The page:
Should you hold onto your family business culture, or redefine it for the next generation?
Transitioning your family business to the next generation takes more than simply handing over the reins. Any major change in a business can affect the company culture. Installing a new leader is indeed a major change, but more is at play. Societal changes, new employees and business realities are all factors that affect the business in one way or another. Transitioning your business to new leadership is the perfect time to proactively address your company’s core values, business mission, and future to ensure that your culture is aligned with your business and financial goals.
In many family businesses, the culture has been set by the founder and leader of the business. When that person goes away, it can be hard to hold onto the culture, and still successfully grow the business. While each family business is unique, I encourage my clients to identify the family business philosophy going forward. There are three main types of family business philosophy models: Family-First, Business-First and Family Enterprise. The question to ask yourself is, “What holds our family together?” Is it wealth? Shared ownership? Working together? Family gatherings? Asking these questions will help you determine the right philosophy to drive the business forward into the future. Let’s look at the hallmarks of each philosophy.
In the Family-First model, the family’s happiness and sense of togetherness should come before everything else. Family business decisions will favor family equality and unity—even if they come at some expense to the company’s future. In this model, differences in the quality and degree of family members’ contributions to the business will not be fully recognized. While this model is a far cry from how a non-family business would operate, it is necessary if family unity is the goal. It can, however, backfire if certain family members are pulling significantly more weight and become unhappy with the arrangement. It can also impede growth. And if growth is the goal, then a Business-First approach is what’s called for.
In this model, all decisions are based on what is best for the company, and the family needs become secondary (though not necessarily forgotten). The model rewards hard work, promotes shared success, and is driven by growth and individual opportunities to succeed. Professional business principles—the ones used my most private and public businesses—should be used to govern compensation, hiring and promotion. For businesses that have followed the Family-First model in the past, this can be a monumental change. Merit wins out over nepotism, meaning some family members may be “left behind.” This does not, however, mean that these family members will be left out in the cold. In many cases, family businesses will set up an equity structure so that family members who are leaving the business will still be financially stable. And often, some family members are relived to be able to pursue careers and lives outside of the family business.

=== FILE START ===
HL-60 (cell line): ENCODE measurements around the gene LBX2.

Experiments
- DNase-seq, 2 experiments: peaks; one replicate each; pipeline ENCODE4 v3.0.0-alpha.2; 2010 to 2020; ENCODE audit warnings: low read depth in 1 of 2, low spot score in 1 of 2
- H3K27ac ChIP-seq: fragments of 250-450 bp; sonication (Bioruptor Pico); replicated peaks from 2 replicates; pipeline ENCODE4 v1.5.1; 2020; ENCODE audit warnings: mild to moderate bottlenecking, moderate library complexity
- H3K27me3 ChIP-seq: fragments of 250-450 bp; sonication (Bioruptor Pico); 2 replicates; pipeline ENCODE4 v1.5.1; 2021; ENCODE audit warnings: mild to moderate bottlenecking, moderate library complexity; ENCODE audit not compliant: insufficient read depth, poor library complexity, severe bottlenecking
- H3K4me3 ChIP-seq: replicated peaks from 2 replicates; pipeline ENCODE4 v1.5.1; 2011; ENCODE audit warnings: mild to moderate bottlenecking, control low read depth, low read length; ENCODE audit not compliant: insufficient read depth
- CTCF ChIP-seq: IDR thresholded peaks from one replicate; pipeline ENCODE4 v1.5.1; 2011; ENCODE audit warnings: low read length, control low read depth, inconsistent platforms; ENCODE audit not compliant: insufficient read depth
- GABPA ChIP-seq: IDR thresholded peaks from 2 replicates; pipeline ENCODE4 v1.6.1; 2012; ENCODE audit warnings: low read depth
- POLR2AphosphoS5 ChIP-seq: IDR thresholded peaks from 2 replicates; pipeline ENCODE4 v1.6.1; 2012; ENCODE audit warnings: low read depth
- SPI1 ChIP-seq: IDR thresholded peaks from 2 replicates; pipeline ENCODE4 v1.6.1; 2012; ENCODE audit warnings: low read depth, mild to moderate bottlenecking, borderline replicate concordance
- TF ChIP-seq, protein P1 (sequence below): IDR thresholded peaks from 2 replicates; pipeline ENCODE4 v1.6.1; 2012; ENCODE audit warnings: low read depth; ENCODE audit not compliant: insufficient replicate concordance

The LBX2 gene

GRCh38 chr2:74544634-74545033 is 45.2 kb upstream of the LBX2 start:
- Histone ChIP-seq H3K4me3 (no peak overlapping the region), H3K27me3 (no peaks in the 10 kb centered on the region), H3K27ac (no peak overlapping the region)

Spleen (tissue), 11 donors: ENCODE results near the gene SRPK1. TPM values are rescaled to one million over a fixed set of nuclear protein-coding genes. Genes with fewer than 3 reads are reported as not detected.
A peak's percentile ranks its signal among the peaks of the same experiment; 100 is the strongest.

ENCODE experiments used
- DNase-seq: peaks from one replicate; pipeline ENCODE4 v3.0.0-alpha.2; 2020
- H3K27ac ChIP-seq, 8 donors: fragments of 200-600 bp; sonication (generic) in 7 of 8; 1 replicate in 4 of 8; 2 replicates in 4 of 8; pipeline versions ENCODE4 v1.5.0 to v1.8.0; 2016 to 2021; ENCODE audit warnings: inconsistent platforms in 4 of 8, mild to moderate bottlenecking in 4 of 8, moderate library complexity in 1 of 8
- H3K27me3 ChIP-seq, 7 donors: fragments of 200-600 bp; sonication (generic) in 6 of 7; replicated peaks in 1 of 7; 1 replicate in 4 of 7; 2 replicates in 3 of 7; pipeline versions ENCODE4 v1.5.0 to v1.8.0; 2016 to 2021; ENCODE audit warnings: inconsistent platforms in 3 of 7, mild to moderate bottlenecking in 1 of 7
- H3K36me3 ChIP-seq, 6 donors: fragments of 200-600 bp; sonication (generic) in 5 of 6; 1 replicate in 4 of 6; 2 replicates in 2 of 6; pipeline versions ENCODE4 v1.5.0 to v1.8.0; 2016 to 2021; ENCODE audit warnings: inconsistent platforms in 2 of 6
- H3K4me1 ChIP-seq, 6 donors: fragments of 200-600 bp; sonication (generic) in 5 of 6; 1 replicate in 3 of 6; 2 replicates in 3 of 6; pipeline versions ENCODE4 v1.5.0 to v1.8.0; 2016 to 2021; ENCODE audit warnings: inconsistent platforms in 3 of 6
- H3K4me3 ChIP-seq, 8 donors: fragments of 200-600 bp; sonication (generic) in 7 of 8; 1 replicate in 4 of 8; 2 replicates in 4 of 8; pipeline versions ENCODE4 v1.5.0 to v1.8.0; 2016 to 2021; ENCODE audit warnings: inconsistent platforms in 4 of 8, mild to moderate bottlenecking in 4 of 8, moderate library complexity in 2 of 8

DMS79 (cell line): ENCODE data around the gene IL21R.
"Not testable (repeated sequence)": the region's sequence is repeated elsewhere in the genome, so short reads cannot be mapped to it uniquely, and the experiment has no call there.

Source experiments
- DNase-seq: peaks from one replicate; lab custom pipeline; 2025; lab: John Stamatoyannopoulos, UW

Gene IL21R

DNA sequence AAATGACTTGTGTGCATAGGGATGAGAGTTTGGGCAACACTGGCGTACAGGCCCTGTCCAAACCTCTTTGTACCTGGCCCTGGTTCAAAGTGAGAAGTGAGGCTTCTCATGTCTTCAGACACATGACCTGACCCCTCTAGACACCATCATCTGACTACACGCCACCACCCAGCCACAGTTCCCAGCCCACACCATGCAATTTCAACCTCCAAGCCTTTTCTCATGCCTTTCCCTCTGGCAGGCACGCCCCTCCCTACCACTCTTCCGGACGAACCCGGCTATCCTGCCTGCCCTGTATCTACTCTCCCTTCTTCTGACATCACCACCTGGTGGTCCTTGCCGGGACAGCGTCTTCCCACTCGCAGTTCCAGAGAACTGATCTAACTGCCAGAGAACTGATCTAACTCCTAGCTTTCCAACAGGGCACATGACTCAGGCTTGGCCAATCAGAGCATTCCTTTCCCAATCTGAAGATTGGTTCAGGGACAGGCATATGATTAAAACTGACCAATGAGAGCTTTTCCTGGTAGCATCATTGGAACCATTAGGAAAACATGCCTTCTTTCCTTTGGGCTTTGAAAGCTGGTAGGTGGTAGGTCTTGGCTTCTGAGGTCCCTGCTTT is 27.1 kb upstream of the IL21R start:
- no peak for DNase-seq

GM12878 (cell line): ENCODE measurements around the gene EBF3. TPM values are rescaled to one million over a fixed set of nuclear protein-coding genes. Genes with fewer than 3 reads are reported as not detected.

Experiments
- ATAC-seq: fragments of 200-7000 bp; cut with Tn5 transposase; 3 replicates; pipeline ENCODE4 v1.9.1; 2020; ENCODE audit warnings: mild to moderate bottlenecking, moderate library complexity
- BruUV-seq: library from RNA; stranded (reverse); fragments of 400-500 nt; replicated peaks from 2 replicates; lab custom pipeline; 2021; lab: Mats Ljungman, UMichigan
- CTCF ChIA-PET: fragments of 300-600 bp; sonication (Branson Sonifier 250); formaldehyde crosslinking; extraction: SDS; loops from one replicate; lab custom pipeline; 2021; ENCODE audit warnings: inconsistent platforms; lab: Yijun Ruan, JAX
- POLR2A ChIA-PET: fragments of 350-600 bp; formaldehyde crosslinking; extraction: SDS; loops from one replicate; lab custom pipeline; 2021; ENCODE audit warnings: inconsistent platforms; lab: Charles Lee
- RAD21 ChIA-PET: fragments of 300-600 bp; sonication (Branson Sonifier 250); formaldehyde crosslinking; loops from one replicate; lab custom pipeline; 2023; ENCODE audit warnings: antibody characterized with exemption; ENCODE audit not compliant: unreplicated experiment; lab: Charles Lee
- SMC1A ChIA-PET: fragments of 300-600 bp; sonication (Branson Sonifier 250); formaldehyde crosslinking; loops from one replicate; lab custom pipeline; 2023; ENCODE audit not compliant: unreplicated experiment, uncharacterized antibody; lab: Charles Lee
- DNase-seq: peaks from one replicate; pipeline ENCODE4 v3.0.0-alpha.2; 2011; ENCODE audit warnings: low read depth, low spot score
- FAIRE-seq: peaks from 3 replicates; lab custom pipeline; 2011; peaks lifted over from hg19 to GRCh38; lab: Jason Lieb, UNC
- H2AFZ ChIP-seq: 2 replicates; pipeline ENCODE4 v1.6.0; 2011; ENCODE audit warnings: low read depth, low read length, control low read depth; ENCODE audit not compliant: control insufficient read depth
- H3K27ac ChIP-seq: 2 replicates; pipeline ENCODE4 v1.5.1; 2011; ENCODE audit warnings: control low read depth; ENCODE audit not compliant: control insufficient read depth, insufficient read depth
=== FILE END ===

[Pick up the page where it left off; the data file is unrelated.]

This model splits the difference and creates a balance between Family-First and Business-First models. All decisions should balance family satisfaction and the economic health of the business. It’s a great model for a lot of family businesses, but it does require long term commitment to the business and a willingness to resolve conflicts among family members in business decisions. For families with good communication habits, this model can work wonderfully. But for families that constantly bicker, it can go south quickly. Through my work as a family business consultant, I have seen both scenarios play out.
So, which model is right for your family business? That’s for you to determine, but I know this—you must be intentional as you work with your family to discuss what the future will look like, and you must be intentional when dealing with the reverberations of whatever decision you and your family make. Times of transition are often emotionally difficult, but if you focus on communication and honesty, in the end both the family and the business will win.